Manuel Antonio National Park
Written by Cyril Brass

     Abundant wildlife, diverse ecosystems and stunning beaches are some of the things that make Manuel Antonio National Park one of the top wilderness are in Costa Rica. 

Unique in its land coverage, the park spreads over a small portion of tropical rainforest and includes a significant offshore area out into the Pacific Ocean, encompassing small uninhabited islands.  Although the fame of the park has grown in recent years, and it is now a well-known tourist destination, it is still  must-see for the visitor to Costa Rica. Deer, Manuel Antonio National Park, Costa Rica

  
There are four beaches within the park area, each of which is outstanding. The two white sand beaches, Playa Espadilla Sur and Playa Manuel Antonio, are bordered by lush, living rainforest.  Gentle waves brush up on the fine grain coral-white sand and the warm turquoise water allows visitors a chance to take a refreshing swim after a few hours of  hiking on the park trails.

     The seven kilometers (4.3 miles) of marked trails will take intrepid nature enthusiasts deep into the humid tropical forest.  The well-groomed  trails meander through dense jungle growth to secluded coves, observation lookouts, and a captivating waterfall.  Take time for a picnic lunch at one of the coves while soaking up the natural beauty of  forest and sea, then take in the panoramic vistas along  the pacific coastline before crisscrossing a shallow creek whose origin is a picturesque waterfall sheltered by rich vegetation. Depending on the time of the year, during the dry season, the waterfall may only be a gentle trickle over the rocky cliff.

     One of the easier walking trails is the Perezoso trail, named after the sloth, which can be sometimes seen in the area, as it favors secondary forest growth.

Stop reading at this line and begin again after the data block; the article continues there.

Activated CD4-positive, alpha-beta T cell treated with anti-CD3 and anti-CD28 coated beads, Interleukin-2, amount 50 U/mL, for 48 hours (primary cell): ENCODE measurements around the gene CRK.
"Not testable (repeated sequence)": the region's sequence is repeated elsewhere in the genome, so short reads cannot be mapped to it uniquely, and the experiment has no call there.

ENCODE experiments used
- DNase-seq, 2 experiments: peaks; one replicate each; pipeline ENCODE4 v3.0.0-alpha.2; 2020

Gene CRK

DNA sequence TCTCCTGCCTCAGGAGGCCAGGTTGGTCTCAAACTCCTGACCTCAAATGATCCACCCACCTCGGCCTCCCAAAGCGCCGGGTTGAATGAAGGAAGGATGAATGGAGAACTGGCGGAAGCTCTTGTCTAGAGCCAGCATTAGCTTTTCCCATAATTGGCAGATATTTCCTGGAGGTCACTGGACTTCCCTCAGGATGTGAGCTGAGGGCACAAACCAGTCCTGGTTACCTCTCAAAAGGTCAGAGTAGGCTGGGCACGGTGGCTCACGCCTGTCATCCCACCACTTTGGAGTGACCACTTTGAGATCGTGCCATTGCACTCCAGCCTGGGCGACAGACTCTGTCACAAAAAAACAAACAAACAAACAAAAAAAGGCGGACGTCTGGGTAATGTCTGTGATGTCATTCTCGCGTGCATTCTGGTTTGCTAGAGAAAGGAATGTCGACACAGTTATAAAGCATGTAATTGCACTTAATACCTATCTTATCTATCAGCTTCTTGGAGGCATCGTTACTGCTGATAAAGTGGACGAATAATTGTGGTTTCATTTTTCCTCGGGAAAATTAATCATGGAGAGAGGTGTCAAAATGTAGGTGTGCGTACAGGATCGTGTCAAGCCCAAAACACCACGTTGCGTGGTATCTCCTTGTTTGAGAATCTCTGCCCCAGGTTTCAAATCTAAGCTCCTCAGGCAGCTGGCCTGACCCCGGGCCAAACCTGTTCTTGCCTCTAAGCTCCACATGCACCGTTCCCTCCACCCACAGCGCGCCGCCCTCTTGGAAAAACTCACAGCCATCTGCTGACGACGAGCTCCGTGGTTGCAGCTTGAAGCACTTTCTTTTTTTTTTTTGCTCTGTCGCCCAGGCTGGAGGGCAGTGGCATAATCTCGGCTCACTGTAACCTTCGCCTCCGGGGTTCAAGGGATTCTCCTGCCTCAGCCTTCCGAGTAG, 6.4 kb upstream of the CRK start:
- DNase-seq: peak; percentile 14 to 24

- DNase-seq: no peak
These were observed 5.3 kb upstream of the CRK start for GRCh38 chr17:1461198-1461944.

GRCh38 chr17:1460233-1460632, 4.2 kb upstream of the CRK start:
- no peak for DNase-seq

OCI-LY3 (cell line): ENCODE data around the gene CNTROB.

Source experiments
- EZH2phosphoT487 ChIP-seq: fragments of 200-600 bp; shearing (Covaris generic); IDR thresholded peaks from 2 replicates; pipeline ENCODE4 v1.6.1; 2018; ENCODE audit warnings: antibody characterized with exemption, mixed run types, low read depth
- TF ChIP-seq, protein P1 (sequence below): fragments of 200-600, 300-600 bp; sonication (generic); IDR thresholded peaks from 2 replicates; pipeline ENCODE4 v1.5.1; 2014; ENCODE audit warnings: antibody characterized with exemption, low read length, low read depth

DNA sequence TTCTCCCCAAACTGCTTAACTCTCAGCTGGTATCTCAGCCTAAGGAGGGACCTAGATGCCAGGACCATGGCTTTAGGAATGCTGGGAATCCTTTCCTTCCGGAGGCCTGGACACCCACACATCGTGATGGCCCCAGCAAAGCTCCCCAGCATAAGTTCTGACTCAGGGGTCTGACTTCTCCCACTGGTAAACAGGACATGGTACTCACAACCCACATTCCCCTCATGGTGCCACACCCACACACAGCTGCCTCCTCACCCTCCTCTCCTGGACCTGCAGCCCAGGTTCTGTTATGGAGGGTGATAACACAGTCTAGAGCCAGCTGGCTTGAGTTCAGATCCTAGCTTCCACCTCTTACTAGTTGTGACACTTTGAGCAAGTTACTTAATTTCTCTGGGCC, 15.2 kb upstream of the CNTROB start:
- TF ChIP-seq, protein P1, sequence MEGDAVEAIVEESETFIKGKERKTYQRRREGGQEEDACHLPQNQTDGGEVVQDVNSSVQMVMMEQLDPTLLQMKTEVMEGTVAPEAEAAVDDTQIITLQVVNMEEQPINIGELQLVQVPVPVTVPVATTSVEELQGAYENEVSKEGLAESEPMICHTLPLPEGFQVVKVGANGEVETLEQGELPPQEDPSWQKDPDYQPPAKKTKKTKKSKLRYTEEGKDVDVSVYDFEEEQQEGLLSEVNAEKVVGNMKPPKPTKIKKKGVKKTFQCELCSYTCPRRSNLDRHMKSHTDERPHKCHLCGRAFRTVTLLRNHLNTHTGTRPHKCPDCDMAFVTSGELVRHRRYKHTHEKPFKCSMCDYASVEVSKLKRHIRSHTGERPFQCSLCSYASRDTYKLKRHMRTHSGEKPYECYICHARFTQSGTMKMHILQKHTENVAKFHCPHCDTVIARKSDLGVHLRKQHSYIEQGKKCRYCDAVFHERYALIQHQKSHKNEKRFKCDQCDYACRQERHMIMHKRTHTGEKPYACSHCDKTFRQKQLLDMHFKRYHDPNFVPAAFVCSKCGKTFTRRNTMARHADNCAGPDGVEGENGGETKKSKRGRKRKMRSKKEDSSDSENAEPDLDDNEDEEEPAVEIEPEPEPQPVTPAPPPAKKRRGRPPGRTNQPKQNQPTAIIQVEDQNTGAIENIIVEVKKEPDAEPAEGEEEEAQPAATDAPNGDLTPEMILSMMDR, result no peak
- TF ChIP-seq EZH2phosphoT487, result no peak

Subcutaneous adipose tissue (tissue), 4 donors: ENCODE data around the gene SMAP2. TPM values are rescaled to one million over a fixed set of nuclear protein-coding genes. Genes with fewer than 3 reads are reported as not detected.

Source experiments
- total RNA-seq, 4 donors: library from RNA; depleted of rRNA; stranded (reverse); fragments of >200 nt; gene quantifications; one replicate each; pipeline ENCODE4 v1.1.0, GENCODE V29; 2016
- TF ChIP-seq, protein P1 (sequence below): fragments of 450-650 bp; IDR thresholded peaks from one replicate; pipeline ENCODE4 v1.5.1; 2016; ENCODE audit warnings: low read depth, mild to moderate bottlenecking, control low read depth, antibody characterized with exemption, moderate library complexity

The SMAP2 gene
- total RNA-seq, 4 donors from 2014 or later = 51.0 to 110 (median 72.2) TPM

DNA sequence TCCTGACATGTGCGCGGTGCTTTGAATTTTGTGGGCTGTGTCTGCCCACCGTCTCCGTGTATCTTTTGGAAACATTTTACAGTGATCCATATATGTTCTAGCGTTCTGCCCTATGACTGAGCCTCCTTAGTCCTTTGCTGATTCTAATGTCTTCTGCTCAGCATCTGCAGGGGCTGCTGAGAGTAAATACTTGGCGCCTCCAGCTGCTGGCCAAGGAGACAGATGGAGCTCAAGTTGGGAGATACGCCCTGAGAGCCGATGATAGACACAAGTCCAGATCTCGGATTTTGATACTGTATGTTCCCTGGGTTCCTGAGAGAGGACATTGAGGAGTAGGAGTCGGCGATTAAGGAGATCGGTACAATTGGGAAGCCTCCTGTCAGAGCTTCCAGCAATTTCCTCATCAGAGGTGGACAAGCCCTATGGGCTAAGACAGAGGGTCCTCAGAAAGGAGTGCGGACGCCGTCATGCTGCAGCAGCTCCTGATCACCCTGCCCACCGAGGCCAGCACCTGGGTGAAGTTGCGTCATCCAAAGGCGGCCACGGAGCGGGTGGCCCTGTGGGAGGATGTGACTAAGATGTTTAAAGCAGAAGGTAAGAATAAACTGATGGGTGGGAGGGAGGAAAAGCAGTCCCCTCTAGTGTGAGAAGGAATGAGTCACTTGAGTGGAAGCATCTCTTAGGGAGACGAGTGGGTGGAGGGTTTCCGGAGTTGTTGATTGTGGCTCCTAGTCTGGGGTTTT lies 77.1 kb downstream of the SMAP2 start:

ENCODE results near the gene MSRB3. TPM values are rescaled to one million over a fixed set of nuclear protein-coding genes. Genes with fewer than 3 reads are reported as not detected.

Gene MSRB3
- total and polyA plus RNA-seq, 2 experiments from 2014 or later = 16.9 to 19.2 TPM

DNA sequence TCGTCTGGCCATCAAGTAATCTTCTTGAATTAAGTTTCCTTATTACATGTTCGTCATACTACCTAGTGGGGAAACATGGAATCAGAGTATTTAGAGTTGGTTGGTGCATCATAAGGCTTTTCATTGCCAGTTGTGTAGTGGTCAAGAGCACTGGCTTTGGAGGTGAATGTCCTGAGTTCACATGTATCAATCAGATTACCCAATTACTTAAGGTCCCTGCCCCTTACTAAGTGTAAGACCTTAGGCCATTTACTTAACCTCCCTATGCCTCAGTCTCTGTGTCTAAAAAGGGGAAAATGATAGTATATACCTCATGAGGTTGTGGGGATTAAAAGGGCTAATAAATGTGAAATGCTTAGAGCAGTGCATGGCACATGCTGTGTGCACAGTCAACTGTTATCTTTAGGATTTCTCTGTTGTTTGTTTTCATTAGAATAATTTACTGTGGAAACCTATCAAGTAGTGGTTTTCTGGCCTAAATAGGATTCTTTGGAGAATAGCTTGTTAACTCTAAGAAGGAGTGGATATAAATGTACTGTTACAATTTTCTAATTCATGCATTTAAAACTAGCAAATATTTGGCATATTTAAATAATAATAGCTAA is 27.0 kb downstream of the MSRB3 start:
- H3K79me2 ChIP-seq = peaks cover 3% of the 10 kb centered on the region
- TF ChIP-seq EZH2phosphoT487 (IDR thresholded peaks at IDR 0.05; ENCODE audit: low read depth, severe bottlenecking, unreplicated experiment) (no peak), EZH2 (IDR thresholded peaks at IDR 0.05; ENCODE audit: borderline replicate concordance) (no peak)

Another trail winds its way up through the forest-covered cliff of Punta Catedral (Cathedral Point).  Once an island, it is now connected to the mainland by thousands of years of sediment and sand buildup.  It is a worthwhile hike up the narrow path as it encircles the point,  providing incredible views of the bird sanctuary islands and majestic open seas. White-faced Capuchin Monkey, Manuel Antonio National Park, Costa Rica

     The diverse ecosystems provide excellent habitats and refuge for a wide variety of flora and fauna. Abundant wildlife can be spotted on the forest-lined trails, high on the tree canopy and on the pristine beaches.  If you're lucky, you'll spot a coatimundi digging in the underbrush debris for bugs and insects, see a sluggish three-toed sloth climbing high overhead in the thick foliage, see colorful crabs scurrying on the damp forest floor or enjoy the white face capuchin monkeys playing in the trees above the trails. Other known species within the park are caiman, armadillo, agouti, deer and squirrel monkey.  

Manuel Antonio National Park is one of the few remaining habitats for the adorable endangered squirrel (titi) monkey.  Just as the wildlife is protected so is the tropical vegetation of primary and secondary forests, mangrove swamps, and lagoons.  The endangered Black locust, the poisonous Manzanillo, mayflower, balsa, and palms provide a deep green background to the unspoiled beaches.

    

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